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04.06.15 New publication from Azim Surani’s lab at the Gurdon Institute

last modified Jul 15, 2015 01:51 PM
A paper from Azim Surani's group, in the June 2015 issue of Cell, is the first to describe epigenetic reprogramming in the early human germline.
04.06.15 New publication from Azim Surani’s lab at the Gurdon Institute

Graphical abstract from the paper

A Unique Gene Regulatory Network Resets the Human Germline Epigenome for Development

Tang WWC et al., 2015, Cell volume 161, Issue 6, pp1453–1467

http://dx.doi.org/10.1016/j.cell.2015.04.053 

 

Key findings 

This is the first paper to describe ‘epigenetic reprogramming’ in early human germline, whereby methyl groups attached to specific parts of the DNA are comprehensively erased. DNA demethylation is a bit like using the ‘reset’ button on your electronic device, to wipe the old information and start afresh. The process had been shown in mice but this is the first time it has been shown to occur in human germ cells.

Methylation is one type of epigenetic modification, an influence on gene expression that comes from outside the DNA. At different times during development of a fertilised egg, methyl (CH3) groups attach to Cytosine bases in the DNA, preventing genes from being expressed, and regulating the way that cells differentiate into the many specialised cell types in the body.

But the primordial germ cells, which become eggs and sperm, need an unmodified set of genes so that they form a ‘totipotent’ cell at fertilisation, one that has the complete information to generate every other cell type. Erasure of the methyl groups ensures that the early germ cells can generate a totipotent state. The reprogramming mechanism will also erase almost all ‘epimutations’ from germ cells so that aberrant information is not transmitted to subsequent generations by epigenetic inheritance.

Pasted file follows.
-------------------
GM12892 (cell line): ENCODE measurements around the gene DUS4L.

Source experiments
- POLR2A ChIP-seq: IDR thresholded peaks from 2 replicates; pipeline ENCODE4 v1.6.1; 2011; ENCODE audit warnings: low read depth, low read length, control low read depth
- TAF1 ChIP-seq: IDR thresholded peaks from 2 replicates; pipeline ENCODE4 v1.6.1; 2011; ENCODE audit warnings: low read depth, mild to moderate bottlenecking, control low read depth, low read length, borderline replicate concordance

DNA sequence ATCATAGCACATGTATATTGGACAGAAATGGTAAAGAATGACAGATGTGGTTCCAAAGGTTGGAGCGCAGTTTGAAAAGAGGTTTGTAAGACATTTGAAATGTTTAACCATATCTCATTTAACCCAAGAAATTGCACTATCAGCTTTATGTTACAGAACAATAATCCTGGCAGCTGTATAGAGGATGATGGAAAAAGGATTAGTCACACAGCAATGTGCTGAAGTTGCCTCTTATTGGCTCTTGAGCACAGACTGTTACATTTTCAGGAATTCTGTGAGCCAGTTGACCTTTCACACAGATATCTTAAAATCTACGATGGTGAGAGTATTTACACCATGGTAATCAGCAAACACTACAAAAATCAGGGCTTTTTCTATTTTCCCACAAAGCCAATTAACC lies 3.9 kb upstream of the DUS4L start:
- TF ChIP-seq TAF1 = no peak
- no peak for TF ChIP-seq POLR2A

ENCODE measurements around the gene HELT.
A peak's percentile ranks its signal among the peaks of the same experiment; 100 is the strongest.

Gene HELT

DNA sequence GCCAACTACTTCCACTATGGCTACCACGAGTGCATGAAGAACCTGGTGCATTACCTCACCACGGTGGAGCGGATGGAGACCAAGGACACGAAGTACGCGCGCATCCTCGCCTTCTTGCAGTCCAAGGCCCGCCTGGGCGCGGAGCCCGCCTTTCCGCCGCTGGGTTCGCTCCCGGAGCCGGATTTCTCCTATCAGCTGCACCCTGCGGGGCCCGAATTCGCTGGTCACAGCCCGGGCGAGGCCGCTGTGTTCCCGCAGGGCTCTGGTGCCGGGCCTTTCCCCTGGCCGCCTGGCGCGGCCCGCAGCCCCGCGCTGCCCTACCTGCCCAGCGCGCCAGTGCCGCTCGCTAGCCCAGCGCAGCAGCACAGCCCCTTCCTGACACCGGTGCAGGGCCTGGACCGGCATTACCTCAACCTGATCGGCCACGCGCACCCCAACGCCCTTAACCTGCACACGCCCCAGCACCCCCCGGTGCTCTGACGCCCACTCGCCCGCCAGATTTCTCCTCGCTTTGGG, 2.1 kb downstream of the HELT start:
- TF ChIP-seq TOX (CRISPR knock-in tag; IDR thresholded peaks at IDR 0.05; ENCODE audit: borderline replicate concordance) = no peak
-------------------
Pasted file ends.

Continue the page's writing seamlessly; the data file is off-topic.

However, the researchers observed that some regions of the genome are resistant to epigenetic reprogramming in the germ cells.  Such ‘escapee’ regions could give rise to transgenerational epigenetic inheritance, i.e. epigenetic changes being transmitted to offspring, affecting how their genes are expressed. These resistant regions included genes that are associated with neural development, neurological disorders such as schizophrenia, and metabolic disorders such as obesity.

DNA methylation also occurs on parts of our DNA that do not code our genes but are called ‘transposable elements’, accumulated through evolution from the DNA of invading organisms. Methylation normally helps keep these elements in check during cell division, preventing them from inserting into our coding DNA and causing mutations.

Demethylation is therefore potentially dangerous for rapidly dividing cells, but the researchers found that some of the transposal elements are also escapees of the reprogramming step, in particular those elements that we have accumulated more recently in evolution.


More about the Surani group


University of Cambridge news item: Reprogramming of DNA observed in human germs cells for first time

Image reproduced from the paper under Creative Commons CC-BY license

Studying development to understand disease

The Gurdon Institute is funded by the Wellcome Trust and Cancer Research UK to study the biology of development, and how normal growth and maintenance go wrong in cancer and other diseases.